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Message Digest Algorithm 2 (MD2) is a cryptographic hash function developed by Ronald Rivest in 1989. The algorithm is optimized for 8-bit computers. MD2 is specified in RFC 1319. Although other algorithms have been proposed since, such as MD4, MD5 and SHA, even as of 2004 MD2 remains in use in public key infrastructures as part of certificates generated with MD2 and RSA.
The 128-bit hash value of any message is formed by padding it to a multiple of the block length on the computer (128 bits or 16 bytes) and adding a 16-byte checksum to it. For the actual calculation, a 48-byte auxiliary block and a 256-byte table generated indirectly from the digits of the fractional part of pi are used. Once all of the blocks of the (lengthened) message have been processed, the first partial block of the auxiliary block becomes the hash value of the message.
Rogier and Chauvaud (1997) described collisions of MD2's compression function, although they were unable to extend the attack to the full MD2.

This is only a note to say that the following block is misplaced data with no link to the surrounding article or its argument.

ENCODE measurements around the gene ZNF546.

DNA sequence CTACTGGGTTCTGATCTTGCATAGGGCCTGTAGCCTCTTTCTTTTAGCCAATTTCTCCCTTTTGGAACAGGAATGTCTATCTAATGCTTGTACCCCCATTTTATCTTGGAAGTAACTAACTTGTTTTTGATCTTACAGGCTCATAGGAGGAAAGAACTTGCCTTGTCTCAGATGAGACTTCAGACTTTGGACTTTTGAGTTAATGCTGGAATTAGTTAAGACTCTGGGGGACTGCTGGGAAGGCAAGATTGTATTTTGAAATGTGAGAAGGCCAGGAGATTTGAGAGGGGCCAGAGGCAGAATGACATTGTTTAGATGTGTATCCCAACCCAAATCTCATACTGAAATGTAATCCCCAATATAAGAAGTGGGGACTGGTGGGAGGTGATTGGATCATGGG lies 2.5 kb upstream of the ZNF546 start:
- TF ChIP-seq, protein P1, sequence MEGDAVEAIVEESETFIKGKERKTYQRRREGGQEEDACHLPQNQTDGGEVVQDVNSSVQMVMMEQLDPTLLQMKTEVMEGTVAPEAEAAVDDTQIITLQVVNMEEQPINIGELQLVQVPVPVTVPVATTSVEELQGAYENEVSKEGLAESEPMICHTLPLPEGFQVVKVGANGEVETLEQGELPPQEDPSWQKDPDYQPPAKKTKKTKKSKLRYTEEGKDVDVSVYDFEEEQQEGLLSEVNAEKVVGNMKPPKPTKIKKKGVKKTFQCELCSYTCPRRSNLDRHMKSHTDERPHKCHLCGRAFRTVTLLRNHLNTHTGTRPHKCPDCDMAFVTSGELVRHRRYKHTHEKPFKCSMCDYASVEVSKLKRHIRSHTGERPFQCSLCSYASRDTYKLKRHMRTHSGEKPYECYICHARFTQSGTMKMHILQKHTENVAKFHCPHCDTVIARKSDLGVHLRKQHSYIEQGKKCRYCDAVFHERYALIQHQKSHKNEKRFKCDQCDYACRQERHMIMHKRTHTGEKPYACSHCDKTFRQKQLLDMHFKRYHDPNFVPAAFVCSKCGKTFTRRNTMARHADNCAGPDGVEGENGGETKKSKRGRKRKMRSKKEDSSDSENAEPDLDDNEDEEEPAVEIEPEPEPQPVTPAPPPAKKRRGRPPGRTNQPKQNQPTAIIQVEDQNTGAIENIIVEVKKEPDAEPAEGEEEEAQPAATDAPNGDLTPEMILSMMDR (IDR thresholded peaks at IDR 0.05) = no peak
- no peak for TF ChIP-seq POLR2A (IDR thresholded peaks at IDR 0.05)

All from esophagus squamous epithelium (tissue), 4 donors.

In 2004, MD2 was shown to be vulnerable to a preimage attack with time complexity equivalent to 2104 applications of the compression function (Muller, 2004). The author concludes, "MD2 can no longer be considered a secure one-way hash function".
- Burt Kaliski, Message Digest Algorithm, April 1992.
- Frédéric Muller, The MD2 Hash Function is Not One-Way, ASIACRYPT 2004, pp214–229.
- N. Rogier and Pascal Chauvaud, MD2 is not Secure without the Checksum Byte, Designs, Codes and Cryptography, 12(3), pp245–251, 1997.
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